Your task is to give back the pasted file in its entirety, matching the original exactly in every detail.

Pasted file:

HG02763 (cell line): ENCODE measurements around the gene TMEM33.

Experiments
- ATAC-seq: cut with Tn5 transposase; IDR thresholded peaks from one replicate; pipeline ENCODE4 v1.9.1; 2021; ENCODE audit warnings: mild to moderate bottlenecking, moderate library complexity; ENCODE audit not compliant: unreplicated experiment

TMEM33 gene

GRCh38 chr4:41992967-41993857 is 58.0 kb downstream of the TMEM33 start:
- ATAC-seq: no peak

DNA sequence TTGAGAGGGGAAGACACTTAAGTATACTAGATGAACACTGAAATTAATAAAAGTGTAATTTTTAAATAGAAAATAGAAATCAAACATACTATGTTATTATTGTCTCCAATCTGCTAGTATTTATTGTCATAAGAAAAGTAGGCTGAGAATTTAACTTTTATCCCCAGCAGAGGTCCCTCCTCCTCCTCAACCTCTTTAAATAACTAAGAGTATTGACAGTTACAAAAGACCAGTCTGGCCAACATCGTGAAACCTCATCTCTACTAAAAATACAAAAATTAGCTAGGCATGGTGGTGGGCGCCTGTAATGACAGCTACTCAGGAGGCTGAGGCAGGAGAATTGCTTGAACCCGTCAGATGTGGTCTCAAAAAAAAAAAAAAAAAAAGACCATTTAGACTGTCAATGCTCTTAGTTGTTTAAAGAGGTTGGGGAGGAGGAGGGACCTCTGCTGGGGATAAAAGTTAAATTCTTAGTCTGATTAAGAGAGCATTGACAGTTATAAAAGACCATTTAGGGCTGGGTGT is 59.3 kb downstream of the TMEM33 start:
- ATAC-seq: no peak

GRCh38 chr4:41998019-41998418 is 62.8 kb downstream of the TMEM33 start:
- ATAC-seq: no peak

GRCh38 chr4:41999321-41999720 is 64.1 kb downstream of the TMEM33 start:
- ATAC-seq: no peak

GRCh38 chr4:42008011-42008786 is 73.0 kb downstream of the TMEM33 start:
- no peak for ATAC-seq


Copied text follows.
HG02763 (cell line): ENCODE measurements around the gene TMEM33.

Experiments
- ATAC-seq: cut with Tn5 transposase; IDR thresholded peaks from one replicate; pipeline ENCODE4 v1.9.1; 2021; ENCODE audit warnings: mild to moderate bottlenecking, moderate library complexity; ENCODE audit not compliant: unreplicated experiment

TMEM33 gene

GRCh38 chr4:41992967-41993857 is 58.0 kb downstream of the TMEM33 start:
- ATAC-seq: no peak

DNA sequence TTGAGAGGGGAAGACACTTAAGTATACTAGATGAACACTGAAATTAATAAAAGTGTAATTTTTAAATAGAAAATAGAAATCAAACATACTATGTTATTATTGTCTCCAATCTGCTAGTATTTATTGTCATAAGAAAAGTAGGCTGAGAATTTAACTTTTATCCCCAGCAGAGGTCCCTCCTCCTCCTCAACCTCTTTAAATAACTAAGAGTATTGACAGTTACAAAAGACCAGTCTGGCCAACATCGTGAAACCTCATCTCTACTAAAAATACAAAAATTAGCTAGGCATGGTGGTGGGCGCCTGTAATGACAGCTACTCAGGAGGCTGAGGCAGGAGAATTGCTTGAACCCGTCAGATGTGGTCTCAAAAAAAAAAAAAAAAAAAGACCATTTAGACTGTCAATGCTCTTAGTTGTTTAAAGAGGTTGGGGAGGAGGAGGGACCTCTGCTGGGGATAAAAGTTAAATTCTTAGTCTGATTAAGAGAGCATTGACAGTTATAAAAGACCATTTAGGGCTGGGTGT is 59.3 kb downstream of the TMEM33 start:
- ATAC-seq: no peak

GRCh38 chr4:41998019-41998418 is 62.8 kb downstream of the TMEM33 start:
- ATAC-seq: no peak

GRCh38 chr4:41999321-41999720 is 64.1 kb downstream of the TMEM33 start:
- ATAC-seq: no peak

GRCh38 chr4:42008011-42008786 is 73.0 kb downstream of the TMEM33 start:
- no peak for ATAC-seq